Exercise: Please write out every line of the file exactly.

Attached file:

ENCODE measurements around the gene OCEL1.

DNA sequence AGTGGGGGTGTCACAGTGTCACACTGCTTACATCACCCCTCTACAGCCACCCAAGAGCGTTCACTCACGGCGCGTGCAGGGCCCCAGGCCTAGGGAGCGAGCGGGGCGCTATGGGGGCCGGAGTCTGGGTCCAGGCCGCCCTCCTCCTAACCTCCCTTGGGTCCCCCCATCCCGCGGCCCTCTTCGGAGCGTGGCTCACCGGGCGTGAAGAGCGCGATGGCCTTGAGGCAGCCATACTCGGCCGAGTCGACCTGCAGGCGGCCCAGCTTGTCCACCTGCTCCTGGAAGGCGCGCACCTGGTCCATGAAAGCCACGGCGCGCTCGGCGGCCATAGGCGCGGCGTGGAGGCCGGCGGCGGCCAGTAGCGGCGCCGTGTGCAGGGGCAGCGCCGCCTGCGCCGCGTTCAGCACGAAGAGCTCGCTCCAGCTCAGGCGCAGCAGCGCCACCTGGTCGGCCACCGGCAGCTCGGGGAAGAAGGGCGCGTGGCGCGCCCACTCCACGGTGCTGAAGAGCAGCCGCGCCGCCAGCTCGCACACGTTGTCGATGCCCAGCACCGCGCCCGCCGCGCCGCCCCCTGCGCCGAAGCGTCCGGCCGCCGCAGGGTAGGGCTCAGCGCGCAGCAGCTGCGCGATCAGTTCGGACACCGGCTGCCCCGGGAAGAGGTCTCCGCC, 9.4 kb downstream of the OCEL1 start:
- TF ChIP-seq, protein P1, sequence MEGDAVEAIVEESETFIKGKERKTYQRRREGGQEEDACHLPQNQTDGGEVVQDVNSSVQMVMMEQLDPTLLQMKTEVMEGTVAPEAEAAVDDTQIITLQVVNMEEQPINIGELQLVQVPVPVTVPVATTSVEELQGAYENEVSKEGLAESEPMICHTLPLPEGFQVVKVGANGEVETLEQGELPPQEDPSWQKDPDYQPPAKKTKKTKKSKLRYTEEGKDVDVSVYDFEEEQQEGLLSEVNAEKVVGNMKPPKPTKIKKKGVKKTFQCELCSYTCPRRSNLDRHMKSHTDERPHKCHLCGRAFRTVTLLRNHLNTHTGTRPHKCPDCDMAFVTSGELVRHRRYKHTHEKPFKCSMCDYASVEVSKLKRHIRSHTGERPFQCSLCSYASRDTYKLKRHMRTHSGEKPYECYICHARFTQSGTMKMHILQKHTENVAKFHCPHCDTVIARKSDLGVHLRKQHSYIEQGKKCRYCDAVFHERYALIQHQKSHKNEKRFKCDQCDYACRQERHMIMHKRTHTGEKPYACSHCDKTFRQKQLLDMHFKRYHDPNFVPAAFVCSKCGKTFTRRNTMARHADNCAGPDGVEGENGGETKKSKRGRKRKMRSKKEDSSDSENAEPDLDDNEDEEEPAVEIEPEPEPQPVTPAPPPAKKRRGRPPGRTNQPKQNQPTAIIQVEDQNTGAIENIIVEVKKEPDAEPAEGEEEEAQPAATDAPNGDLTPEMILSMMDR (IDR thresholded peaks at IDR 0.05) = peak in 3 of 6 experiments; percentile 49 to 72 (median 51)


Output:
ENCODE measurements around the gene OCEL1.

DNA sequence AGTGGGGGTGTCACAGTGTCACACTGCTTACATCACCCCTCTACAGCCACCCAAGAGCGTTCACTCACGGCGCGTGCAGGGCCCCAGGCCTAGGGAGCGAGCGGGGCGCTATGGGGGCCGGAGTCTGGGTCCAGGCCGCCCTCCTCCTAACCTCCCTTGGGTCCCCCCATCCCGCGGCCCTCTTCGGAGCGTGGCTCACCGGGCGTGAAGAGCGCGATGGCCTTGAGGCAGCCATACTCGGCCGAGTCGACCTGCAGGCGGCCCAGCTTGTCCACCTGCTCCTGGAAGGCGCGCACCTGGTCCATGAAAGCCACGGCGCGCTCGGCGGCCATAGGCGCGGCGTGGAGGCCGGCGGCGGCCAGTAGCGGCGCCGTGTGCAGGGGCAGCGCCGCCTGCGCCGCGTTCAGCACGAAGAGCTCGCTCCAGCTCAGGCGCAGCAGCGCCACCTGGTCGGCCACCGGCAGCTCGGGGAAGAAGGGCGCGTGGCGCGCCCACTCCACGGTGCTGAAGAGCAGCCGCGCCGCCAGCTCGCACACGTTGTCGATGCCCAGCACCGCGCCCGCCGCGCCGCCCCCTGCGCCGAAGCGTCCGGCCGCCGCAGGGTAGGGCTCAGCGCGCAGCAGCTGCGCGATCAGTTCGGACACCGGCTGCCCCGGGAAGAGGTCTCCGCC, 9.4 kb downstream of the OCEL1 start:
- TF ChIP-seq, protein P1, sequence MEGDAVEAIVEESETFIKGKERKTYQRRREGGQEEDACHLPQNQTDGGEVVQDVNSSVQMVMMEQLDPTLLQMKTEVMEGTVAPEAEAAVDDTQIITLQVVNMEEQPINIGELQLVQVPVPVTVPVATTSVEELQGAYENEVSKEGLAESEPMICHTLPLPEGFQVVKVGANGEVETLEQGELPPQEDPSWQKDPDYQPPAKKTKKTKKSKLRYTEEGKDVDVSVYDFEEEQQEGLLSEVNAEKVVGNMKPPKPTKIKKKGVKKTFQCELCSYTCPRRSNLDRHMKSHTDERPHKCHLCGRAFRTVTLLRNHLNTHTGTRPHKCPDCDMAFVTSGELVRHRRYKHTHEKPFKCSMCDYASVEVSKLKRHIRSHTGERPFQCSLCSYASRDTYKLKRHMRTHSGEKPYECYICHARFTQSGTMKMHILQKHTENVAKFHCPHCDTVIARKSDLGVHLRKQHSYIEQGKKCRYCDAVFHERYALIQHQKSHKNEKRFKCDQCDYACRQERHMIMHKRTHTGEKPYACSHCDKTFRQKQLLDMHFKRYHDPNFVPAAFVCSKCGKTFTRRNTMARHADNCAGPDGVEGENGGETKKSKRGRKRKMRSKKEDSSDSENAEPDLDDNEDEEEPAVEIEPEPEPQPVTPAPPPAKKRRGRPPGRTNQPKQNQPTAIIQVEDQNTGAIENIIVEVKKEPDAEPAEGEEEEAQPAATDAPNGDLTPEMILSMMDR (IDR thresholded peaks at IDR 0.05) = peak in 3 of 6 experiments; percentile 49 to 72 (median 51)